Saturday, January 28, 2012

praising the topic-first sentence structure

D - I read a book on the formal linguistics of ASL sign language.
While many consider ASL merely 'signed English', there are many aspects to it that define it as a language in its own right. It is not merely signed English, or even just a creole version of it.

A topic-prominent language is a language that organizes its syntax to emphasize the topic–comment structure of the sentence. The term is best known in American linguistics from Charles N. Li and Sandra Thompson, who distinguished topic-prominent languages, like Japanese, from subject-prominent languages, like English.

Many topic-prominent languages share several syntactic features that have arisen because, in these languages, sentences are structured around topics rather than subjects and objects:

They tend to downplay the role of the passive voice, if a passive construction exists at all, since the main idea of passivization is to turn an object into a subject in languages where the subject is understood to be the topic by default.
They usually don't have expletives or "dummy subjects" (pleonastic pronouns) like English it in It's raining.
They often have sentences with so-called "double subjects", actually a topic plus a subject.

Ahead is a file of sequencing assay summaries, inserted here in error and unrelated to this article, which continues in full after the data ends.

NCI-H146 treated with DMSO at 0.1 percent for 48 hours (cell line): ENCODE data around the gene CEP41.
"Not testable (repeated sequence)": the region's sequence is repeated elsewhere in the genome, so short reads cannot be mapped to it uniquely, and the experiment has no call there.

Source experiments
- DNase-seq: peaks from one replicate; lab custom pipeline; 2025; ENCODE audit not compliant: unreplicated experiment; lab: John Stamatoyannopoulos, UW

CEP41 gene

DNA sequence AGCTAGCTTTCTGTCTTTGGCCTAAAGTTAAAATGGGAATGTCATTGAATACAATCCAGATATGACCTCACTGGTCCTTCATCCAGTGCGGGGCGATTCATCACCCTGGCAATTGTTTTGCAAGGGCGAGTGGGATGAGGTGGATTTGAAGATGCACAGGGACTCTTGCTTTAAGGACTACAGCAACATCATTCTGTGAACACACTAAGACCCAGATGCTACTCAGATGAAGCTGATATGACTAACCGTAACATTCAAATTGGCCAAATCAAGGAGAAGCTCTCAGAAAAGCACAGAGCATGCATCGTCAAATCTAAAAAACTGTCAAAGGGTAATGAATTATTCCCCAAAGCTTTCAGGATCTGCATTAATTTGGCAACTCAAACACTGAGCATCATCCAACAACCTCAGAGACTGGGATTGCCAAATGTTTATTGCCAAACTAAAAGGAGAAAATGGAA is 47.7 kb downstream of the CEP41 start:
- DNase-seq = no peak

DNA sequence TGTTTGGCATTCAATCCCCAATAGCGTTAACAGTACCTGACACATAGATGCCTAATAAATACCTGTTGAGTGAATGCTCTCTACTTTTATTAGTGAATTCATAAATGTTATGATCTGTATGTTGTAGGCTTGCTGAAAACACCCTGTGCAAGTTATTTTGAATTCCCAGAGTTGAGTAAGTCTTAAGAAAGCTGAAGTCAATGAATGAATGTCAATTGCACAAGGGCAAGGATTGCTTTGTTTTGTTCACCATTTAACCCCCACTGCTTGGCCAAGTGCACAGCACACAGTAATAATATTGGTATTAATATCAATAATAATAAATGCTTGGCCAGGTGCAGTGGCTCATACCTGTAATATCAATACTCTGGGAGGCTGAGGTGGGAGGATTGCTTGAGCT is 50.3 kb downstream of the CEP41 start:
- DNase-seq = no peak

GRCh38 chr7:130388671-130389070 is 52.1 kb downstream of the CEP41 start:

They do not have articles, which are another way of indicating old vs. new information.
The distinction between subject and object is not reliably marked

A dummy pronoun (formally: expletive pronoun or pleonastic pronoun) is a type of pronoun used in non-pro-drop languages, such as English. It is used when a particular verb argument (or preposition) is nonexistent (it could also be unknown, irrelevant, already understood, or otherwise not to be spoken of directly), but when a reference to the argument (a pronoun) is nevertheless syntactically required.

Weather itIn the phrase It is raining, the verb to rain is usually considered semantically impersonal, even though it appears as syntactically intransitive; in this view, the required it is to be considered a dummy word.

D - just to test reactions, I sometimes will say something like "the weather today is rain" just to see how people react. They look at me funny. Or funnily?
They often do look funny TO me. <:


D - why do I mention this? Chinese.

[edit] Topic prominenceChinese is considered to be a topic-prominent language, where the topic of the sentence (defined as "old" information whereupon the sentence is based) takes precedence in the sentence. For example, the following sentences do not seem to follow normal subject-first word order, but adhere perfectly to the topic–comment structure (Traditional Characters in square brackets):

院子(yuànzi)里(lǐ) 停着(tíngzhe) 一(yí) 辆(liàng) 车(chē)。 [院子裏停著一輛車。]
Literally: In the courtyard is parked a car. (A car is parked in the courtyard.)

D - Japanese is also topic prominent.


QOTD: "But Oriental and other exotic habits of speech might gradually suggest or even force a compromise with it (D - a simple phonology would distort Western languages)." (Sapir)

Aside- I'm eying Sapir's advice on not mixing V/W, E/I, or O/U, as well as L/R, side by side. I hope F handles some of the issues with V/W. I could use pairs in ways that are very clear, with the consonant-vowel word particle construction ensuring this. For example, LO and RU, and VE and WI respectively.

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